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Aggregate Productivity and the Productivity of Aggregates

  • Susanto Basu
  • John G. Fernald

Explanations of procyclical productivity play a key role in a variety of business-cycle models. Most of these models, however, explain this procyclicality within a representative-firm paradigm. This procedure is misleading. We decompose aggregate productivity changes into several terms, each of which has an economic interpretation. However, many of these terms measure composition effects such as reallocations of inputs across productive units. We apply this decomposition to U.S. data by aggregating from roughly the two-digit level to the private economy. We find that the compositional terms are significantly procyclical. Controlling for these terms virtually eliminates the evidence for increasing returns to scale, and implies that input growth is uncorrelated with technology change.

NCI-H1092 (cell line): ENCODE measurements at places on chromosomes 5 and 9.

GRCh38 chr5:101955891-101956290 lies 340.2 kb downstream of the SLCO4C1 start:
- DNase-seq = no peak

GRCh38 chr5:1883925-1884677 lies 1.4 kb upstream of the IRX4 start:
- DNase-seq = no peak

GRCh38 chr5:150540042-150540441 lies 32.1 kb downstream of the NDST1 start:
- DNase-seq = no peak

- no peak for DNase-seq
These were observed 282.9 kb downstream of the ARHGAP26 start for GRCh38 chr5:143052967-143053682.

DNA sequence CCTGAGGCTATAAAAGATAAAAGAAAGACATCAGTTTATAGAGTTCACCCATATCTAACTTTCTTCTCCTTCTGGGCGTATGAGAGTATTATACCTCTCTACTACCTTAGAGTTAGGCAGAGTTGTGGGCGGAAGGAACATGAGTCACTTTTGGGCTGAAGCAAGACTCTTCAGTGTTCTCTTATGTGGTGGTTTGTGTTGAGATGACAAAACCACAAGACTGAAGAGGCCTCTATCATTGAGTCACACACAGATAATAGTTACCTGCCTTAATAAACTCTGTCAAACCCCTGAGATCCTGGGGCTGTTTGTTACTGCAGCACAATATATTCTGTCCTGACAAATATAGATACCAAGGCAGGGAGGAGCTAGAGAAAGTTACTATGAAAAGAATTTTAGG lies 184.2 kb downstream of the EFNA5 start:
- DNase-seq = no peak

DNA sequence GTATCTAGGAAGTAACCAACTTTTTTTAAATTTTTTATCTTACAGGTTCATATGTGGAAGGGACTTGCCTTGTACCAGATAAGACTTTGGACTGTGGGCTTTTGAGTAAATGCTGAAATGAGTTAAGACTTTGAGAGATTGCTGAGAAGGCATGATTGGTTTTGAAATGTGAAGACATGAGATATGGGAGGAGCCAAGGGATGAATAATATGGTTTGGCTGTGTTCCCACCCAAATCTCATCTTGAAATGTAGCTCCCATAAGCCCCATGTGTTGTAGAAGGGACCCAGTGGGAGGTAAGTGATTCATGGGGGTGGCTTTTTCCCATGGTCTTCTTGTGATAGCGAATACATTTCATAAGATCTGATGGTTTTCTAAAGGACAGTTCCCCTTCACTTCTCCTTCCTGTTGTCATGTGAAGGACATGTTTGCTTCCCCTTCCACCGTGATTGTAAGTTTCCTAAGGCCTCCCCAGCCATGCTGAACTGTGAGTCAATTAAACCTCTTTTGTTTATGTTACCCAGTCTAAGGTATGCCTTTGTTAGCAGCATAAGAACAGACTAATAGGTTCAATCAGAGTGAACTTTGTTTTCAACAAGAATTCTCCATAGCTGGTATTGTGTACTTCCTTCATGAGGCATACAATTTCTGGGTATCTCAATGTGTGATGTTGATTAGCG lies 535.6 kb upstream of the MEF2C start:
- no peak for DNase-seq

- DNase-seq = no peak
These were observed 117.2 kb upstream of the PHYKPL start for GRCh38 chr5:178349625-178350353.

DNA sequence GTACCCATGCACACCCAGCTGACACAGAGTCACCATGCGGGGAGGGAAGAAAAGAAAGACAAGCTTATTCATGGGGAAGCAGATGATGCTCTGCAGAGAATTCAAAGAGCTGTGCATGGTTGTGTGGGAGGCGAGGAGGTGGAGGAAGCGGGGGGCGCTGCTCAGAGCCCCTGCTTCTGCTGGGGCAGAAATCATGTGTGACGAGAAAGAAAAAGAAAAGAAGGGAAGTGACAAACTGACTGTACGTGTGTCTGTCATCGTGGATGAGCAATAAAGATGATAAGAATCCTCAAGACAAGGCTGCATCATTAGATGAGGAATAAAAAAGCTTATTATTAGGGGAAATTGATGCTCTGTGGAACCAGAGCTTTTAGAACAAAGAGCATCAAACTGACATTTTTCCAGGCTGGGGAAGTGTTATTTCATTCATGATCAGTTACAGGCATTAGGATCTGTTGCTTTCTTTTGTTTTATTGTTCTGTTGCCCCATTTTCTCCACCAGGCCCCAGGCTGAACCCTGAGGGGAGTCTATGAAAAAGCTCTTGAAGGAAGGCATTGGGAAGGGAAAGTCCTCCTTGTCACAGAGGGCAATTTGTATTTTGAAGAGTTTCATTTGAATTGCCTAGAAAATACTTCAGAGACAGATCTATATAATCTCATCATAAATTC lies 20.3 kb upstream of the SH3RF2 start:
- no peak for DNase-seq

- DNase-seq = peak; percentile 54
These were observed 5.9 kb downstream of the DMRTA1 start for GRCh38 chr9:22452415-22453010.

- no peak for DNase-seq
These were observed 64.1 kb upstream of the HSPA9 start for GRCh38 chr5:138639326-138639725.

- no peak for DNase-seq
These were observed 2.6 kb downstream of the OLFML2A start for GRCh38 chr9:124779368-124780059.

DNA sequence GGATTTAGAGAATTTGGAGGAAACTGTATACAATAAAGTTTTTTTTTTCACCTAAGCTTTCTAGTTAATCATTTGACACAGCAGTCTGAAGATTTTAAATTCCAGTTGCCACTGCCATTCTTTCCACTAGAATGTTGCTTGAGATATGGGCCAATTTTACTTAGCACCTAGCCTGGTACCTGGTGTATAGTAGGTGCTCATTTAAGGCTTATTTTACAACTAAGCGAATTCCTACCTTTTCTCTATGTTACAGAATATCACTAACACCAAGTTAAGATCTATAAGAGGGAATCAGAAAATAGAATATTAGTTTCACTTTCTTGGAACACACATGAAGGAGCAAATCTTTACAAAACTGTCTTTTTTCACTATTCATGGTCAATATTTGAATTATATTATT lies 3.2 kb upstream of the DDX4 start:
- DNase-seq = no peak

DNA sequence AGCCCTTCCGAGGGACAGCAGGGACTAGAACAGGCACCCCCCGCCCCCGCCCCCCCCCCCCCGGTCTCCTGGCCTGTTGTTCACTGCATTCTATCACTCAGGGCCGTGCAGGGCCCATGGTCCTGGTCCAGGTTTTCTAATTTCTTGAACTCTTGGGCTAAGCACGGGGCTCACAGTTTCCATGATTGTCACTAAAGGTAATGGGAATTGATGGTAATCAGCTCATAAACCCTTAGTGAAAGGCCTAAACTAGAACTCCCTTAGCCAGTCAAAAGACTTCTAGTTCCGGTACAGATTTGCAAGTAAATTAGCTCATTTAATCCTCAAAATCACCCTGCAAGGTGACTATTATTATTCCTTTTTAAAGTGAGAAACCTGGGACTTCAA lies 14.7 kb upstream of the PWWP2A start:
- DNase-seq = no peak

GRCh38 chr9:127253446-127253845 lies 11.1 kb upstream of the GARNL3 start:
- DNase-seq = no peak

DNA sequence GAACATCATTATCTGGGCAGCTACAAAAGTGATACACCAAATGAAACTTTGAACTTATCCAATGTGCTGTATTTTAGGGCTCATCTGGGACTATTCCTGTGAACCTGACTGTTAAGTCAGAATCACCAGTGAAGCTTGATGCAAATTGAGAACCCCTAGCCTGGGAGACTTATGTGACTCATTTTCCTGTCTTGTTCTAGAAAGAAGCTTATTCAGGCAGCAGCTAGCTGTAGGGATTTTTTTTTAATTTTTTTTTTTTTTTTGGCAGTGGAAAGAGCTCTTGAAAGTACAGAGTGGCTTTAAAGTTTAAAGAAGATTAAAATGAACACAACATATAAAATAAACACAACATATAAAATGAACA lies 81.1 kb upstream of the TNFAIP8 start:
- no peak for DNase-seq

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File URL: http://www.nber.org/papers/w5382.pdf
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Paper provided by National Bureau of Economic Research, Inc in its series NBER Working Papers with number 5382.

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Date of creation: Dec 1995
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Publication status: published as Basu, Susanto and John G. Fernald. "Aggregate Productivity And Aggregate Technology," European Economic Review, 2002, v46(6,Jun), 963-991.
Handle: RePEc:nbr:nberwo:5382
Note: EFG ME
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  17. Basu, Susanto, 1995. "Intermediate Goods and Business Cycles: Implications for Productivity and Welfare," American Economic Review, American Economic Association, vol. 85(3), pages 512-31, June.
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